Living with Alopecia Areata

Alopecia areata is not medically disabling; persons with alopecia areata are usually in excellent health. But emotionally, this disease can be challenging, especially for those with extensive hair loss. One of the purposes of the National Alopecia Areata Foundation (NAAF) is to reach out to individuals and families with alopecia areata and help them live full, productive lives.

There are thousands of successful, well-adjusted, contented people living with this condition. The emotional pain of alopecia areata can be overcome with one’s own inner resources, sound medical facts, and the support of others. Sometimes professional counseling from a psychiatrist, psychologist, or social worker is needed to develop one’s self-confidence and positive self-image.

Alopecia areata can be challenging for those who have the disease and for their families. Although the illness impact people differently, there are some common experiences among those affected. For example, you might be thinking that no one knows or understands what you are going through. Many people with alopecia areata think this and then feel immense relief when they finally meet someone else with alopecia areata or when they learn of the National Alopecia Areata Foundation (NAAF). In addition to having common thoughts and feelings about alopecia areata, there are also common psychological reactions to the disease.

People who have alopecia areata and their family members often experience a variety of feelings and frustrations. Reactions to the disease include the following:

  • Alone, withdrawn, and isolated
  • Loss and grief
  • Fear that others may find out you have the diseasse
  • Fear that others may find out that you wear a wig
  • Sadness and depression
  • Hopelessness
  • Anger
  • Embarrassment
  • Guilt or self-blame that you somehow brought the disease on yourself
  • Guilt related to how the disease is affecting family members and loved ones
  • Frantic in regard to searching for an answer or cure (going to extremes)
  • For parents, guilt that they may have genetically contributed to their child’s disease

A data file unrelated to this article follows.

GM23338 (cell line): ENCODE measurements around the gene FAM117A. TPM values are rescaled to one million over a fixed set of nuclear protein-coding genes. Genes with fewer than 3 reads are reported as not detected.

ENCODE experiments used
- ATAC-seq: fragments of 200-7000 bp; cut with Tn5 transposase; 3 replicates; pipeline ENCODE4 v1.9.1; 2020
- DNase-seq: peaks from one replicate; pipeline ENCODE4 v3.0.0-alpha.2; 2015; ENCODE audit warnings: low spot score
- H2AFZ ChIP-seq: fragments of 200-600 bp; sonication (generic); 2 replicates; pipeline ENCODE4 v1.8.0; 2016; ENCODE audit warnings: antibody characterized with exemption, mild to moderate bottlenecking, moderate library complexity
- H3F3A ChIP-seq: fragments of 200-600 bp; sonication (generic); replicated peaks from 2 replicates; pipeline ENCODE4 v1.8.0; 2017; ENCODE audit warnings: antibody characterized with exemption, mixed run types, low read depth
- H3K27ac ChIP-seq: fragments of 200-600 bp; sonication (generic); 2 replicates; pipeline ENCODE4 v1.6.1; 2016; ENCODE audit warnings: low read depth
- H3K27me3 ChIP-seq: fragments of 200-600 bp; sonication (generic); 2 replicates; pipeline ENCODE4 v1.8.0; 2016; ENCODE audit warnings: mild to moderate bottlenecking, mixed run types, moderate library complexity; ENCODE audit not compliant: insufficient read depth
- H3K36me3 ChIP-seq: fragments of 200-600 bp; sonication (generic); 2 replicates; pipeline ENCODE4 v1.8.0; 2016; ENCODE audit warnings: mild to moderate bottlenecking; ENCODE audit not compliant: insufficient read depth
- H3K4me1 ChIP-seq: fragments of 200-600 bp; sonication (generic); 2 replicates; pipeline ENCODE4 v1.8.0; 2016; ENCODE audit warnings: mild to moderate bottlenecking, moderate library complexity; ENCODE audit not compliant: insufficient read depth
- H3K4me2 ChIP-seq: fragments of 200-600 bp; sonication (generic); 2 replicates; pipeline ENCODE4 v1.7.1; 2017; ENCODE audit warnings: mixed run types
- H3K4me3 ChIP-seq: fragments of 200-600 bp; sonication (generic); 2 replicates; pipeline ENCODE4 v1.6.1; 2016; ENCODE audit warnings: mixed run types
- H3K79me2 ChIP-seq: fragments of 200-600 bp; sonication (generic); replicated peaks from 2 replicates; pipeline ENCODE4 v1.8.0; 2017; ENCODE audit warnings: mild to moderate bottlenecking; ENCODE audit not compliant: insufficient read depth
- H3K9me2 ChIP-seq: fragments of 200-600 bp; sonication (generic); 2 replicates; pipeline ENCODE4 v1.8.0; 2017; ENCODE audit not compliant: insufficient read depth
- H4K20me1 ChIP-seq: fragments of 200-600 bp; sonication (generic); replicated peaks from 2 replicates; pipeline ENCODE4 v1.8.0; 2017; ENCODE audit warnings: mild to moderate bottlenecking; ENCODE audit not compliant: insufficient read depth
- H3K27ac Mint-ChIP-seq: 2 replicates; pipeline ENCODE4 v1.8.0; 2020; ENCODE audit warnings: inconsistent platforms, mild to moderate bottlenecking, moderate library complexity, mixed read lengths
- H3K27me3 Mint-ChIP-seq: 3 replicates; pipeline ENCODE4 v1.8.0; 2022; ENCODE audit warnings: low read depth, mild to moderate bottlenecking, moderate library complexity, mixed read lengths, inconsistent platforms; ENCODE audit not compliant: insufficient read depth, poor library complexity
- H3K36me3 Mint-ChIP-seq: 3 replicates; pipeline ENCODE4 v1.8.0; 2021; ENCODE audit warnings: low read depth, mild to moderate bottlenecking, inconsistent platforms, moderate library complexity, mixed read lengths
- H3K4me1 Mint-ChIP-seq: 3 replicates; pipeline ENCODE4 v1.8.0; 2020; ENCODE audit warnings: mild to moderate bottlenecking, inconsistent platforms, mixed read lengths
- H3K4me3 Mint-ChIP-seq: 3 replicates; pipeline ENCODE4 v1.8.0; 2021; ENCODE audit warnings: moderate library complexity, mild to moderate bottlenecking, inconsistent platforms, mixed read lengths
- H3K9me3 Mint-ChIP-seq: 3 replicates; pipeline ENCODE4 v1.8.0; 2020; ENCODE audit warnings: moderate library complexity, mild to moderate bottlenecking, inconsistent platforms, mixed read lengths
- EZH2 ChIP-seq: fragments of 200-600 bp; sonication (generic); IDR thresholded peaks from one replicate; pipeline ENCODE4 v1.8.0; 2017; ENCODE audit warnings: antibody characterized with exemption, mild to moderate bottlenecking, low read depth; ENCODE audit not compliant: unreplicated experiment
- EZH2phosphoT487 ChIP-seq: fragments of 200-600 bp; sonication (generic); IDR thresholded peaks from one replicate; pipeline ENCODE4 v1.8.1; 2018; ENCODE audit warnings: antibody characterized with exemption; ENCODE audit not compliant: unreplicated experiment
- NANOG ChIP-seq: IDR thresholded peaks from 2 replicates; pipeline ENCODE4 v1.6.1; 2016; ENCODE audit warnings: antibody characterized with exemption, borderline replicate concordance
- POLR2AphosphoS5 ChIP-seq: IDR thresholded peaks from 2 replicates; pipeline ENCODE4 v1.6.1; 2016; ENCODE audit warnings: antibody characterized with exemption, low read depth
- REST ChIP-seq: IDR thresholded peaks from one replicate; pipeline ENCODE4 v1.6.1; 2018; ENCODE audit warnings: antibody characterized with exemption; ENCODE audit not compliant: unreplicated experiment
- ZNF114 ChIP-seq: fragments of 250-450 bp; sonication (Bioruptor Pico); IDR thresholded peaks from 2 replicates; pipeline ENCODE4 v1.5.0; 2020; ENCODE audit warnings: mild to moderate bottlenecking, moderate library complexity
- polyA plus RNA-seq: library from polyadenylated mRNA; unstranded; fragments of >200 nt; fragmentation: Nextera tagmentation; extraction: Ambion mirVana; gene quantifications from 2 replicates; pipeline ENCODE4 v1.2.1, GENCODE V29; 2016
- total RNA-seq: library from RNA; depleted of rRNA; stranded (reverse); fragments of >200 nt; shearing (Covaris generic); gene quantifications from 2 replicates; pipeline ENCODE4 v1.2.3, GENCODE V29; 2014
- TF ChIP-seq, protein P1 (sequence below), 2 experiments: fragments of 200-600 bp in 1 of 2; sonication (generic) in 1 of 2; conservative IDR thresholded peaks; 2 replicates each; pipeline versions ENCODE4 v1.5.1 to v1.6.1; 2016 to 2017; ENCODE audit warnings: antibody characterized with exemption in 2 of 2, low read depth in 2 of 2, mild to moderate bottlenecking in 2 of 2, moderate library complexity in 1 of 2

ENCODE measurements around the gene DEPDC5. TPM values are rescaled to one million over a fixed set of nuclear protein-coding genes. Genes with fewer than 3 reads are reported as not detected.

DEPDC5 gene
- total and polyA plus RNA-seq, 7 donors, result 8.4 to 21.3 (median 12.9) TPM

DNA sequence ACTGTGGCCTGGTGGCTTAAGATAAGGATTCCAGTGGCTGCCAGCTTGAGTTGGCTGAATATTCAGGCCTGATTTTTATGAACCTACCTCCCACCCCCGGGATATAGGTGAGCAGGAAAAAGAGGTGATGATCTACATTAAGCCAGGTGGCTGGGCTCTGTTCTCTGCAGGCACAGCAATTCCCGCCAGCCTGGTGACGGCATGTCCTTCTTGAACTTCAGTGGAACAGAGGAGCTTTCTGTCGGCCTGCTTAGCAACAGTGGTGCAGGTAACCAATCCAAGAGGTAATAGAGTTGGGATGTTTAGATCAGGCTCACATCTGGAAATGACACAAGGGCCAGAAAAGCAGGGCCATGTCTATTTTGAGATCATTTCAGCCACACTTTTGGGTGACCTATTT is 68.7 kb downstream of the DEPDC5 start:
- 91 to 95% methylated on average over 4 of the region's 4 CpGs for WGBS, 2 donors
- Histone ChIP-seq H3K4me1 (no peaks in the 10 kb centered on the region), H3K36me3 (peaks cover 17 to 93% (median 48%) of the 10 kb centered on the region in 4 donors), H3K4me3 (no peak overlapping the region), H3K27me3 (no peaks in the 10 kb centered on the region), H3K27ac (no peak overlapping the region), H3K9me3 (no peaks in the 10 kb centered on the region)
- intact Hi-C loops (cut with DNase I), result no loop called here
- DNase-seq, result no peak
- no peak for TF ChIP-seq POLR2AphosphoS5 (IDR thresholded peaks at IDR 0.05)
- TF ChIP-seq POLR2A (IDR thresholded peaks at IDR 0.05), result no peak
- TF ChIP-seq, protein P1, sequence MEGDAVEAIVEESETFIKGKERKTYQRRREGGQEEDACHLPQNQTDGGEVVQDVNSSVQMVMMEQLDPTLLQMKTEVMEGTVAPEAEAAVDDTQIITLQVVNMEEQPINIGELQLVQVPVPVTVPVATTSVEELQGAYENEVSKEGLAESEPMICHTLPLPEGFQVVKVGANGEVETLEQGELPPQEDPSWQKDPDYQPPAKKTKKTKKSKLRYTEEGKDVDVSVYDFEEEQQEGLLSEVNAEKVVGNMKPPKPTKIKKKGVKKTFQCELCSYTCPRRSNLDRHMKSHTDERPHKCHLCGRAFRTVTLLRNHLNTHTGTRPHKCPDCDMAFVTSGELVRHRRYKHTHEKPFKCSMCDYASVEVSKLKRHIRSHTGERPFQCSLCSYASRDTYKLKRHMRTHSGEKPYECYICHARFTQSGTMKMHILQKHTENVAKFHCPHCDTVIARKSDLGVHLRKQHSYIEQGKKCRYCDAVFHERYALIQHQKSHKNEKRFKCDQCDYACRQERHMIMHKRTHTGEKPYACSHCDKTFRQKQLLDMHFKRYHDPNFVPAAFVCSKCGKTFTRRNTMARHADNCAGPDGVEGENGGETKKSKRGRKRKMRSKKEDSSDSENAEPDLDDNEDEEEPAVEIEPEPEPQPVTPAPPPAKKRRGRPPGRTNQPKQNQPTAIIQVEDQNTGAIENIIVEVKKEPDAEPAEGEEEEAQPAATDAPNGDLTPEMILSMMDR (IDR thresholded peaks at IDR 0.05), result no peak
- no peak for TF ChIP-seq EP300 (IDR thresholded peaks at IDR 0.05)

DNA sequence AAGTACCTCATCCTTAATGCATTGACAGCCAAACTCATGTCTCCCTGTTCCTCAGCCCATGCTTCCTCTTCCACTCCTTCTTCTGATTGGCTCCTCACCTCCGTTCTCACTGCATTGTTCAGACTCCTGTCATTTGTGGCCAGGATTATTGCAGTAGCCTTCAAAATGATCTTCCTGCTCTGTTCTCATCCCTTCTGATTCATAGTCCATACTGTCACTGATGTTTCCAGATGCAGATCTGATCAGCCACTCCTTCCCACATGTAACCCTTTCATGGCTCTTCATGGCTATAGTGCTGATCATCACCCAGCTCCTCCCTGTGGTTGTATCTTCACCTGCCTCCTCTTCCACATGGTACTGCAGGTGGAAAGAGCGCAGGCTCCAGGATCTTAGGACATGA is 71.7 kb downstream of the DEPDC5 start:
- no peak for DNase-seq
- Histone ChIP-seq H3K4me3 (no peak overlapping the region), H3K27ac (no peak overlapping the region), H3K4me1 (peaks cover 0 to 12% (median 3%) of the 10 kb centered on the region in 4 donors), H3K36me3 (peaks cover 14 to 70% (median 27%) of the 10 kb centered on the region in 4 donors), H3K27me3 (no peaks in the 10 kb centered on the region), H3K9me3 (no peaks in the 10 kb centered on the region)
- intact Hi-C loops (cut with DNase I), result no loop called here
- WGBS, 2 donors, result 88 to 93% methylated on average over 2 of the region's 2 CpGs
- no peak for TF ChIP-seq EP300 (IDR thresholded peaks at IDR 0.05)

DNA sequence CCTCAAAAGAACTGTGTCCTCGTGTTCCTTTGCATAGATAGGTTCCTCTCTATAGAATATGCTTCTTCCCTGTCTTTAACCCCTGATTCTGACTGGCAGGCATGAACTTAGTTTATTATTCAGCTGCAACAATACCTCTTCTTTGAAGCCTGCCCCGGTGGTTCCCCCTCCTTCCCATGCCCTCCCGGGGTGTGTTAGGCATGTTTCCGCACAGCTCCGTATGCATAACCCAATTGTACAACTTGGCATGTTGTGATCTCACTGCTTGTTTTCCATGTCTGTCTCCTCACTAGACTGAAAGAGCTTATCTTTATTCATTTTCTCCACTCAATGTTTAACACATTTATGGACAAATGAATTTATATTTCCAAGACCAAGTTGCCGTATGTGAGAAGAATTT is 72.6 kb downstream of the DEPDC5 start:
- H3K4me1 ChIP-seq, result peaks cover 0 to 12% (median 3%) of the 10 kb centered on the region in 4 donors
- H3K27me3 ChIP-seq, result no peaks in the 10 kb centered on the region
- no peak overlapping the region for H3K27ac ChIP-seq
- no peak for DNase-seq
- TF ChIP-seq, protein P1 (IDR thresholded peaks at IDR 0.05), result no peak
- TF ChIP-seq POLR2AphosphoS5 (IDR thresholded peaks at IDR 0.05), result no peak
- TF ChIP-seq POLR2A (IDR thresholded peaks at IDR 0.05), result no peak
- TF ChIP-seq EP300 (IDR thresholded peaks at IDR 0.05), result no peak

• For parents, helplessness that they cannot stop the disease or help ease their child’s pain
  • For siblings and other family members, shame and anger because the disease has also affected their lives

How do you know if you need counseling?

For many people, alopecia areata is experienced as a trauma. The disease can also be traumatic for the parents or other family members of those who have the disease. Many people who have experienced trauma find it helpful to talk with a mental health professional who can help them work through their feelings and learn coping skills. A good way to know if you need counseling is to examine how alopecia areata is affecting your life.

Although experiencing the psychological reactions mentioned above is common, if your feelings are intense or overwhelming, or if your feelings and reactions are persistent, counseling should be considered. If alopecia areata has caused a dramatic change in your lifestyle, for example if you  no longer participate in activities that used to bring joy to your life, if you are missing work or school frequently, or if you no longer feel you can talk or reach out to those who are close to you, we suggest that you may need counseling.

We often recommend alopecia areata support groups; often these groups alone provide sufficient help. However, counseling from a trained professional can be beneficial as well. Counseling gives you more time to focus on your own specific experiences and provides a safe environment in which you can share confidential matters. This will enable you to discuss issues that you may not want to discuss in front of a group.

Finding a Mental Health Professional

One way to find a mental health professional is by asking your physician for a referral. Another way is to call your local mental health association or crisis hotline and ask for a referral. You might also want to ask a friend or fellow NAAF support contact who has been in counseling for a personal recommendation.

NAAF provides information and resources to try and make your experience with alopecia areata easier. 

Our Cosmetic Guide: Tools for Everyday Beauty provides useful everyday beauty tools and tips for individuals of all ages.

Our Ascot Fund provides financial assistance to help adults and children with alopecia areata purchase a hairpiece.

The Alopecia Areata Marketplace provides a safe, private way to shop online from your home for products relevant to someone with hair loss.